Calvin on Ceremony
Writing on John 4.20, Calvin writes that error lies in ‘the confusing of different ages’:
Later generations devote themselves to the examples of the fathers, not thinking that a different law of action has been enjoined on them by the Lord. We can ascribe to this ignorance the huge mass of ceremonies with which the Church under the Papacy has been buried. Immediately after the beginning of the Church they began to sin in this way from a foolish and undue affectation of Judaism. The Jews had their sacrifices; and therefore, that Christians also might not be without a show, the rite of sacrificing Christ was invented. ... This madness later broke out more strongly and spread beyond all bounds.
Therefore, that we may not fall into this error, we must always heed the following rule: Incense, lights, sacred vestments, altar, vessels and ceremonies of this kind were formerly pleasing to God; and the reason was that nothing is more aceptable or precious to Him than obedience. We must therefore regard what He enjoins us in the Gospel, so that we may not unthinkingly follow what the fathers observed under the Law. For what was then a sacred observing of the worship of God would now be a wicked sacrilege.John Calvin, John 1-10 (trans. THL Parker), Paternoster (Carlise, 1995): p.96-97.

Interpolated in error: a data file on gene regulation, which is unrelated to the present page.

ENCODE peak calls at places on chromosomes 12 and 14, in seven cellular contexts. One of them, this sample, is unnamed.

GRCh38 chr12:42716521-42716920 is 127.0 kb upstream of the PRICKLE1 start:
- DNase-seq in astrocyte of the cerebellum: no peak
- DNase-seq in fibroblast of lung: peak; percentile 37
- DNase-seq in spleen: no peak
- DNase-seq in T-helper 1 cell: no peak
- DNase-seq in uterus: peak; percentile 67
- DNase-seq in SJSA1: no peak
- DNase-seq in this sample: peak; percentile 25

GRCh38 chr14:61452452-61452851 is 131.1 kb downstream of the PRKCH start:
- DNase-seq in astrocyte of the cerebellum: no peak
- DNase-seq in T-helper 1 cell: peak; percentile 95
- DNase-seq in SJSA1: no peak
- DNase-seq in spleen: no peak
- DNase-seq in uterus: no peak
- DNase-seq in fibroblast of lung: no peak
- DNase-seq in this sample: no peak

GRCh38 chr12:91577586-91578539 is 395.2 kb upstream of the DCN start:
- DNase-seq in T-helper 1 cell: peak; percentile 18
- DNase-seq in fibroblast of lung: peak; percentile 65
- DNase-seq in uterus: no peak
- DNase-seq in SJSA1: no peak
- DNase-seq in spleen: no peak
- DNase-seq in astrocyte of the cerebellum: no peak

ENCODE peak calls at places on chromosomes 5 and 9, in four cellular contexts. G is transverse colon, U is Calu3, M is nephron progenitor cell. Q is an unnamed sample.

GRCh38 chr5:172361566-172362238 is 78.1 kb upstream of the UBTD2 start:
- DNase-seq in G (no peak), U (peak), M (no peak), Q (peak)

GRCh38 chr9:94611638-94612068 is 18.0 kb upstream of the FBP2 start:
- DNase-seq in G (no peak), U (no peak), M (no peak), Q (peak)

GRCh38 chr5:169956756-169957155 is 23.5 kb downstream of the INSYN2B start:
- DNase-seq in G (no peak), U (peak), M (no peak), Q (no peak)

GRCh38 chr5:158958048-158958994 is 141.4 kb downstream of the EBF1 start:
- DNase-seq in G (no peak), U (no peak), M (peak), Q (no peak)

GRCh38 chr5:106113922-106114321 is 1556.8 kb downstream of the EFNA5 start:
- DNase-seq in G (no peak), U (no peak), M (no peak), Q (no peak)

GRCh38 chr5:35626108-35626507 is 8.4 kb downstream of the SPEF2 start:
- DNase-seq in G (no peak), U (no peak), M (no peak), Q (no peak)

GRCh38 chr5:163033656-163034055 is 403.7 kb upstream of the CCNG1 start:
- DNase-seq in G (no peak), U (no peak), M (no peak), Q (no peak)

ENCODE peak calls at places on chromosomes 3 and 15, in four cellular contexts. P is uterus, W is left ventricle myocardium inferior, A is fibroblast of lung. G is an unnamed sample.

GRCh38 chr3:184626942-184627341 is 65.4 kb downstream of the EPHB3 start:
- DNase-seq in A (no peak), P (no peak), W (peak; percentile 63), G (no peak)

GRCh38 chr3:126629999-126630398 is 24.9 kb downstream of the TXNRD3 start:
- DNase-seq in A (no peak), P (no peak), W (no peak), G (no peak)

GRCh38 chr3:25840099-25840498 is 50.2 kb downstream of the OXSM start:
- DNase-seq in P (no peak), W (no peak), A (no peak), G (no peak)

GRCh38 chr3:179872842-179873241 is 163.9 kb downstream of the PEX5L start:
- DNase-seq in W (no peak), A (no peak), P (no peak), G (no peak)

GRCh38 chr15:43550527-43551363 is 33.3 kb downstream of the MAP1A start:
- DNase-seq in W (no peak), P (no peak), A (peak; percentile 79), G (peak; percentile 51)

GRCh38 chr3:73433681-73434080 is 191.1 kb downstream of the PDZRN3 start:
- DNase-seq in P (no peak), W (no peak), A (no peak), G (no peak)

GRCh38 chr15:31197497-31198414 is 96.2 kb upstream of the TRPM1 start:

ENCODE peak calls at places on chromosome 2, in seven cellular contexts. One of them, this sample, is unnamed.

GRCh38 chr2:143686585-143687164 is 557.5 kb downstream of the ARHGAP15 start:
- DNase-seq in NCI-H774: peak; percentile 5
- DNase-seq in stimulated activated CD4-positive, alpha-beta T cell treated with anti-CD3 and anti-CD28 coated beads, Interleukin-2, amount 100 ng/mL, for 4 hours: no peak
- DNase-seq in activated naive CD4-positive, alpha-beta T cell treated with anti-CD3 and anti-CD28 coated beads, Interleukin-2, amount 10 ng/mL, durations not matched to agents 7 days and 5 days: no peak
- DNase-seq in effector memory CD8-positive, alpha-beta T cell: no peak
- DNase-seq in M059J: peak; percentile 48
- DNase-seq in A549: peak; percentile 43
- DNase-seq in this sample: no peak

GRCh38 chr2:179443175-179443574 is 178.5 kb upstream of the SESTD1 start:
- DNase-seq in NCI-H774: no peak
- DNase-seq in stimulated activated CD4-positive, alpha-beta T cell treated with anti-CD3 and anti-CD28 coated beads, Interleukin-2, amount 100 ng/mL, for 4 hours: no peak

The Anglican Church tries to hold together those who lean towards a more Roman Catholic practice of worship, and those who lean towards a more Protestant/Reformed simplicity. Many of us regard this as acceptable, that ceremony is a ‘matter of indifference’.
However, here Calvin sees it to be a matter of great significance. He argues that if we ‘unthinkingly follow’ what was commanded of our fathers, and in so doing ignore what we are commanded to do, we are guilty of ‘a wicked sacrilege’.
Calvin’s argument is that the practice of ceremony, with ‘Incense, lights, sacred vestments...’ etc, belongs to a former time, and is not now commanded. In fact (if I understand him correctly) it distracts us from what is enjoined in the Gospel, and so is a matter of disobedience, not indifference.